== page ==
Every new school year, I start by doing the standard dog and pony show of introducing myself to the new faces starting blankly back at me. I go through this each hour so that the students realize who or what they are getting in the weeks ahead. Typically this starts out with the expected glazed over expressions coming from the 25 faces staring back at me. I show them pictures of my beautiful but insane children, I describe my hobbies, my love of sports and McDonald’s Big Macs, I get a forced chuckle or two as I impress them with my ability to name all the ingredients of said Big Macs, and then, just when I feel them starting to slip away with expectations of an impending syllabus, I drop a screen on them with a slide entitled, “Three Truths and a Lie.” One of the statements about their teacher is false, the others are 100% accurate. See if you can figure it out:
- My grandfather worked for Al Capone
- I am terrified of needles but have four tattoos
- I work in a cemetery
- I have never been to Europe
Naturally, as I am a history teacher and that is all that students really know about me at this point, they tend to naively believe that I have had both the time and money to go to Europe at some point in my career. This is tragically inaccurate. The closest I’ve ever been to Europe is the pictures that former students send to me during their travels. It’s great. Really. Then, once students realize how much of a fraud I am, teaching about things I have never seen and places I have never been, they move on to the tattoos. I evidently do not appear cool enough to have tattoos, let alone four of them. However, this too is actually true. Fortunately, I am now able to simply roll up my sleeve and show them my wrist to prove the accuracy of this statement. Prior to 2018, they had to take my word for it as the others are not exactly work-place visible.
So, now we are down to the final two statements. Believe it or not, most students would rather believe that my grandfather worked for Al Capone rather than actually go for the idea that their teacher works in a cemetery. The looks on their faces surprise me, without fail, every single year as I attempt to regale them with the fact that my grandfather actually did work as a clerk on one of Capone’s “front” businesses (not actually for the mob) and did receive the turkey Capone gave his employees every year during the holidays. Now, I am quite proud of getting to tell this story that links my family so close to history. I love getting to tell my students about how my dad, growing up in Chicago, often went to weddings of his friends sisters in which envelopes were handed to the father of the bride and men wearing lots of gold rings and necklaces kissed each other on the cheeks. Cool right? Nope. Not to 15, 16 and 17 year olds who just realized that the tattooed woman with the black hair and pale skin standing in front of them actually, voluntarily and of her own volition, spends time in…….a cemetery.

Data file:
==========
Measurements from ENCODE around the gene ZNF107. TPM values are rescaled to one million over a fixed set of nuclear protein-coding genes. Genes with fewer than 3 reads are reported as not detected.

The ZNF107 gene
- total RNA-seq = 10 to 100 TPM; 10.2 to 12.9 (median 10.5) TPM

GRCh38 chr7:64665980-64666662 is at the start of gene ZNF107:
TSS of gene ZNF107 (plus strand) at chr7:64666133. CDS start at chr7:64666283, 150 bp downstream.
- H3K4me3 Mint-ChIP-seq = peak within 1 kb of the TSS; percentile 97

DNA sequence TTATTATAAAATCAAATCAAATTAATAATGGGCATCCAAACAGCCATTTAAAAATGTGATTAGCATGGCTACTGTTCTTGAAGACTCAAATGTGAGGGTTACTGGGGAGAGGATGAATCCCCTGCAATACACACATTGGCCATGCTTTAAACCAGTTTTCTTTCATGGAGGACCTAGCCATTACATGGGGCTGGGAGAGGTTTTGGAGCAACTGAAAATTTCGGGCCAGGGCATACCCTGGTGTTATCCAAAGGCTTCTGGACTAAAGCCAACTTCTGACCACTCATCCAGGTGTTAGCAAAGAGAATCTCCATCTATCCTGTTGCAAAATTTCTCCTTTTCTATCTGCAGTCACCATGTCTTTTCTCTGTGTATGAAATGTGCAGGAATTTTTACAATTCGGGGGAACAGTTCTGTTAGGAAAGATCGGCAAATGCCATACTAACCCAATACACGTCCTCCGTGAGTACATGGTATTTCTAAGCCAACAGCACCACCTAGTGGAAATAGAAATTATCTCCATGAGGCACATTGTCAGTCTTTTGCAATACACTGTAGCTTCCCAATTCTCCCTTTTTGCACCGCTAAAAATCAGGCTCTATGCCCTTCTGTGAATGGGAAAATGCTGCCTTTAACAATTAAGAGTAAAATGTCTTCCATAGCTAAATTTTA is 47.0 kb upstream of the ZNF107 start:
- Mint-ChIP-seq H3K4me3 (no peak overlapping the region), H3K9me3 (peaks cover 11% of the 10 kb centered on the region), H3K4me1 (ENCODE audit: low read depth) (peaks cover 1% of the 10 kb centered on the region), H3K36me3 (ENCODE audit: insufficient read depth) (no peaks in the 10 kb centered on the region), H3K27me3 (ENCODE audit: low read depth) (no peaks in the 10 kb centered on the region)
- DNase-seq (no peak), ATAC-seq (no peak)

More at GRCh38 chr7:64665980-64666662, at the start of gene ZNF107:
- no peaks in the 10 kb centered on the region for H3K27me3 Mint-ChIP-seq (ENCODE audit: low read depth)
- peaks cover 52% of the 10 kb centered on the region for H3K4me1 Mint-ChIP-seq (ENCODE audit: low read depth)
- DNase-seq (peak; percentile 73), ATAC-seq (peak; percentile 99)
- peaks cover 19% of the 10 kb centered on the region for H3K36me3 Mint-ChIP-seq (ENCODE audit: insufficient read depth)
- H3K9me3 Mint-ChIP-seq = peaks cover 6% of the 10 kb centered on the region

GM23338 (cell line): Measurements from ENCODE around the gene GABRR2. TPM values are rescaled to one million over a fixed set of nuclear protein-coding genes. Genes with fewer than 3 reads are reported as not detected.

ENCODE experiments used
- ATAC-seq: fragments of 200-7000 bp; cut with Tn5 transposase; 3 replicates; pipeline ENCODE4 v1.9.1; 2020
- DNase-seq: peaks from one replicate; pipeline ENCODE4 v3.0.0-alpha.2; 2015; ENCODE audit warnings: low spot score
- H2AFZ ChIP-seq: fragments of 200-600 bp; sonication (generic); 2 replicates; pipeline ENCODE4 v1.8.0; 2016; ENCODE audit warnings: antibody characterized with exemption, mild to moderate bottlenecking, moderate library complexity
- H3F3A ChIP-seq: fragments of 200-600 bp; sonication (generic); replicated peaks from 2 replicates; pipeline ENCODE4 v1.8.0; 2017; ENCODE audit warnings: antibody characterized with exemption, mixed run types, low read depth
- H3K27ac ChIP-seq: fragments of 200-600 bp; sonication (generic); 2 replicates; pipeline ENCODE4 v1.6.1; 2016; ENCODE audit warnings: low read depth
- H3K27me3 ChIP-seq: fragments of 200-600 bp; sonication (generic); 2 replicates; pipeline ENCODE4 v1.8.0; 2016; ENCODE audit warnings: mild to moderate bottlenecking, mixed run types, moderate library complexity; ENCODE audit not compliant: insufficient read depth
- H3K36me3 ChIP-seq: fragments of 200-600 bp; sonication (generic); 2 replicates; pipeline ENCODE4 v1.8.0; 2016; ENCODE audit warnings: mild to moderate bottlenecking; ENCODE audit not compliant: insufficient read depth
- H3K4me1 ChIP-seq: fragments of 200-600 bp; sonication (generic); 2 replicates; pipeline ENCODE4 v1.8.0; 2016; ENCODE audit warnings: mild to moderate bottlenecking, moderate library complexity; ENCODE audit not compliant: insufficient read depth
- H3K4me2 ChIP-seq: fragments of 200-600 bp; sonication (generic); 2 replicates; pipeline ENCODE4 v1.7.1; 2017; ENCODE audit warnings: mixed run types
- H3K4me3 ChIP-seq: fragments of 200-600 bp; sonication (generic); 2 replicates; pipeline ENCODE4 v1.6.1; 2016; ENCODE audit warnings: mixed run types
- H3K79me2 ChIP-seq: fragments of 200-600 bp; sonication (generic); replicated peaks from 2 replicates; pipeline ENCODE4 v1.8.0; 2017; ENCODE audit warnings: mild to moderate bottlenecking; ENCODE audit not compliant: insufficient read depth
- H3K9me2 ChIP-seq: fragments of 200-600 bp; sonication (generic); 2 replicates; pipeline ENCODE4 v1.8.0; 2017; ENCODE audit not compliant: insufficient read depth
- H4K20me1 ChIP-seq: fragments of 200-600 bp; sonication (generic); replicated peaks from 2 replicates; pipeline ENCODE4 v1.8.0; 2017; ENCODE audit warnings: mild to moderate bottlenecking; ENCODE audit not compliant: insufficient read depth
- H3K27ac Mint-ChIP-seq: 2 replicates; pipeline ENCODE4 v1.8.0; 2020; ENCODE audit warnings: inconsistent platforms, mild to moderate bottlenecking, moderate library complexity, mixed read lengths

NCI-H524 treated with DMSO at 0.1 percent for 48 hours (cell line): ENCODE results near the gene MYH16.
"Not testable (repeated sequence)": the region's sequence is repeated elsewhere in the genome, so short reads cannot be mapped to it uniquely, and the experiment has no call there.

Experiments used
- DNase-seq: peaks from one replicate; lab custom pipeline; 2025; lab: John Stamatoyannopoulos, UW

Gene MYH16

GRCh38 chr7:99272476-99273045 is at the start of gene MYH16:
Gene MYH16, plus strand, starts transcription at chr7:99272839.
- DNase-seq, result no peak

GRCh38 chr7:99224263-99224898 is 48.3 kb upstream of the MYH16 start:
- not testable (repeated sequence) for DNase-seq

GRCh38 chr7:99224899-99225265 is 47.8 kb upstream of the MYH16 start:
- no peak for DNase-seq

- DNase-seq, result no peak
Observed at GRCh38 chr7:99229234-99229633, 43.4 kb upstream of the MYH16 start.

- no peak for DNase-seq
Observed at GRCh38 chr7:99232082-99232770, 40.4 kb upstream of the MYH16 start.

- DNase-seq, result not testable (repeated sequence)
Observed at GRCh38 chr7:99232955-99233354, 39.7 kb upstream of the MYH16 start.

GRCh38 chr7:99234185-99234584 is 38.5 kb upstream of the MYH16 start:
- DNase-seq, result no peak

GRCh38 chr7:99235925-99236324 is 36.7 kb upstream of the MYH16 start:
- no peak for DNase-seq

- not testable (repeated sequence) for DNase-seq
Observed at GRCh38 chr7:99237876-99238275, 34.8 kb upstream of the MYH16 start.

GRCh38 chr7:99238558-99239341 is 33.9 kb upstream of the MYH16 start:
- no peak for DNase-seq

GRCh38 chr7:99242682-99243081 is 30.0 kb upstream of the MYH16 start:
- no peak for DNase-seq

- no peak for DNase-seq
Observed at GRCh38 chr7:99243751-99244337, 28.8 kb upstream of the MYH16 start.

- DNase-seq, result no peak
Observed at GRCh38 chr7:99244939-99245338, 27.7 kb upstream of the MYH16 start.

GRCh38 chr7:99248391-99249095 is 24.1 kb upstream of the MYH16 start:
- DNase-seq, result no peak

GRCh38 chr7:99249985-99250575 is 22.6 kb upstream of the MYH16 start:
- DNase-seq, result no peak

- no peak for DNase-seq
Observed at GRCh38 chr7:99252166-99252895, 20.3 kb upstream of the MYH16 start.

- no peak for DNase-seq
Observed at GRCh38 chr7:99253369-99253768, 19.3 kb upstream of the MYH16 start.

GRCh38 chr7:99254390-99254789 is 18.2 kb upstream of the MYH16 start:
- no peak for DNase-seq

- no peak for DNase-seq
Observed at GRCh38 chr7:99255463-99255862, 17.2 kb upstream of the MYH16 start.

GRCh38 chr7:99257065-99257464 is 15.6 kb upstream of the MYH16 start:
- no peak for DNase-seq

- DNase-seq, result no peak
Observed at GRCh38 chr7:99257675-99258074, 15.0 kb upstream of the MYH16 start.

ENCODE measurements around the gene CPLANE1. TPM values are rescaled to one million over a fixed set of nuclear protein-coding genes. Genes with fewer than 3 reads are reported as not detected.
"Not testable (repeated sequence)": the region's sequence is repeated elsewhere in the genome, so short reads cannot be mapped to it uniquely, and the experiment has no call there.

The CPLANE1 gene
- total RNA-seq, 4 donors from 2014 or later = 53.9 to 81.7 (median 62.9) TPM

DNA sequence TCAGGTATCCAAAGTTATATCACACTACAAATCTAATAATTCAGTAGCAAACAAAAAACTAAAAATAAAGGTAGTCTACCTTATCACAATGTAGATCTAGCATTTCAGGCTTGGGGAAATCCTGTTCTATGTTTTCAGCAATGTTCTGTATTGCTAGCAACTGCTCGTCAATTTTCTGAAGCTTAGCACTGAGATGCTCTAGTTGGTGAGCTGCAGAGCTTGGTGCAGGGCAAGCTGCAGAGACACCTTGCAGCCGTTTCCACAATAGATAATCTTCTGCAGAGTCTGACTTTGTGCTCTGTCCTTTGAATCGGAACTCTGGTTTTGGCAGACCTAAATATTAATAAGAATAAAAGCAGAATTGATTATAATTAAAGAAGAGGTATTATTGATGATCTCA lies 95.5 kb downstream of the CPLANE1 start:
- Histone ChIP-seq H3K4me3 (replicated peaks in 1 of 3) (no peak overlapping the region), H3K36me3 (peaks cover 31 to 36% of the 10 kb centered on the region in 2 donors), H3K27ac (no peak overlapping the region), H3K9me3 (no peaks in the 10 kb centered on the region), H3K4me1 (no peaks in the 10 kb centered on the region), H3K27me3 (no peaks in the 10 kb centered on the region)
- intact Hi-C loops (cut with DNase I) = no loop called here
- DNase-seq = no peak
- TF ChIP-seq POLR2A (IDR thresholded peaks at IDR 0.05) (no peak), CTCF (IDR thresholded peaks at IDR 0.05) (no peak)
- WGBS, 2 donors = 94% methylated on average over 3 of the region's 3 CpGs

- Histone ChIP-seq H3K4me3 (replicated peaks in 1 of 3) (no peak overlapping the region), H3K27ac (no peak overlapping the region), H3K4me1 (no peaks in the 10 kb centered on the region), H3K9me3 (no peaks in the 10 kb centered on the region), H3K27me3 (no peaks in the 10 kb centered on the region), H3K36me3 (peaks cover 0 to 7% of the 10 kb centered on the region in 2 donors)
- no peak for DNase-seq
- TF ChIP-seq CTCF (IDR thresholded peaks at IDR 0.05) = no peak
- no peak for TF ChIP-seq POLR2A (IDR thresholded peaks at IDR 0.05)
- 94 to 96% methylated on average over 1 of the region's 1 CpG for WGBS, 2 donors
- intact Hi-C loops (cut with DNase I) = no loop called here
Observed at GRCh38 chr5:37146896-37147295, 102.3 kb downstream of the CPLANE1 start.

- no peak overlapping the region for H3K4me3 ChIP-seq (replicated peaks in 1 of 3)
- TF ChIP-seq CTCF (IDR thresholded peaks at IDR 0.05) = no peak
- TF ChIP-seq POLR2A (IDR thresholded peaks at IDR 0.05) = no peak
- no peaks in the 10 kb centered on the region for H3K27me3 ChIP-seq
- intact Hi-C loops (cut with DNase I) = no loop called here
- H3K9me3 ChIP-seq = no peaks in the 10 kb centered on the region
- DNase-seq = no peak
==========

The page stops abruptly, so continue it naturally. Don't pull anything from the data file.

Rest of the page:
Having been through this experience for many years now, I usually take this moment to open the floor up to questions, just to clear things up. Here is a collection of some of the most common queries I have received over the years and my attempts at answering them without (much) sarcasm:
- Student: “So like, what do you do there? Do you like, dig the holes?”
- Me: Only on the weekends . (Note: I generally clear this one up pretty quick as they are scarily quick to believe it. Apparently my 5’8″, 140 lb frame appears to be the grave-digging type)
- Student: “So, have you ever seen any ghosts?”
- Me: Nope, typically they don’t actually die in the cemetery, nor did they spend much time there in life, so the cemetery isn’t a place they would haunt. But the short answer is, no.
- Student: “So like, what is the strangest thing you’ve ever seen in the cemetery?”
- Me: Turkeys. (Honest response. It’s weird to see them running in the middle of an urban area. )
- Student: “So like, what do you actually do there?”
- Me: Well, have you ever been to Arlington Cemetery in Washington D.C? (Some students will nod). Do you know how there are lots of famous people there, like JFK? (More nods) Okay, well there are tour guides there who take people around and talk about the important “residents” who are in the cemetery. That’s what I do at Bellefontaine. We have some of St. Louis’s, and even America’s, most famous people in our cemetery, right here in your city. You’ve heard of Anheuser Busch, right? Well, we have Adolphus Busch. You’ve heard of the Lemp mansion? We have the Lemps! Lewis and Clark? We have Clark! (I could go on, but by this point, they usually seem to be getting it).
Now, at this particular point in the Q&A session, I am ready to move on to discussion of our syllabus and what the class I will be teaching holds for the a students. But there have been years when that ‘one kid’ decides to be brave enough to ask in front of the entire class, “So, do you just like death or what?” To be clear, I am not a fan of this question. I’ve been asked variations of it many times throughout my time as a master guide. Trust me, I get it. I do tend to have a bit of the look that goes with someone who was labeled as “goth” in high school and never completely moved on from it. My eyes are typically lined in black eyeliner, I listen to alternative music, my hair is just a step above black with hints of purple and red and no one could ever say that pastels are a distinct part of my wardrobe, if you catch my drift. I suppose I do look like someone who would enjoy the darker side of life, so to speak. In fact, at my most recent tour event at Bellefontaine, I was actually asked by a patron if I was “trying to go for the Elvira look on purpose” as part of my tours. (For the record, the answer is no. Mostly).